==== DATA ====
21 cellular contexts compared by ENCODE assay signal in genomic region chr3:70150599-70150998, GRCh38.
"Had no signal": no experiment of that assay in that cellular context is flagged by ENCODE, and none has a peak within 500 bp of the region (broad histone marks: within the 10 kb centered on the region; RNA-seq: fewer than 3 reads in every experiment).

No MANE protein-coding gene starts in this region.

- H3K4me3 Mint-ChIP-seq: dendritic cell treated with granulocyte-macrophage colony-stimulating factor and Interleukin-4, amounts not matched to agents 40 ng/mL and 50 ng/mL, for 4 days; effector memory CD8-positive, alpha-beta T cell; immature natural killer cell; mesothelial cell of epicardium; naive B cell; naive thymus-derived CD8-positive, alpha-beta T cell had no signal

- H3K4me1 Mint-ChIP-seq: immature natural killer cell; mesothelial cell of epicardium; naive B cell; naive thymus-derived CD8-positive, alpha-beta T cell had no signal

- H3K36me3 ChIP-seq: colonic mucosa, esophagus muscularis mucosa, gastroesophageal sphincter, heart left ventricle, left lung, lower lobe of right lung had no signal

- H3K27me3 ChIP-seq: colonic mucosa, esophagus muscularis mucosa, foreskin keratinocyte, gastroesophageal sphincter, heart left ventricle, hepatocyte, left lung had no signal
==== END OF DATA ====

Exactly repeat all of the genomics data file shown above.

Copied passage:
21 cellular contexts compared by ENCODE assay signal in genomic region chr3:70150599-70150998, GRCh38.
"Had no signal": no experiment of that assay in that cellular context is flagged by ENCODE, and none has a peak within 500 bp of the region (broad histone marks: within the 10 kb centered on the region; RNA-seq: fewer than 3 reads in every experiment).

No MANE protein-coding gene starts in this region.

- H3K4me3 Mint-ChIP-seq: dendritic cell treated with granulocyte-macrophage colony-stimulating factor and Interleukin-4, amounts not matched to agents 40 ng/mL and 50 ng/mL, for 4 days; effector memory CD8-positive, alpha-beta T cell; immature natural killer cell; mesothelial cell of epicardium; naive B cell; naive thymus-derived CD8-positive, alpha-beta T cell had no signal

- H3K4me1 Mint-ChIP-seq: immature natural killer cell; mesothelial cell of epicardium; naive B cell; naive thymus-derived CD8-positive, alpha-beta T cell had no signal

- H3K36me3 ChIP-seq: colonic mucosa, esophagus muscularis mucosa, gastroesophageal sphincter, heart left ventricle, left lung, lower lobe of right lung had no signal

- H3K27me3 ChIP-seq: colonic mucosa, esophagus muscularis mucosa, foreskin keratinocyte, gastroesophageal sphincter, heart left ventricle, hepatocyte, left lung had no signal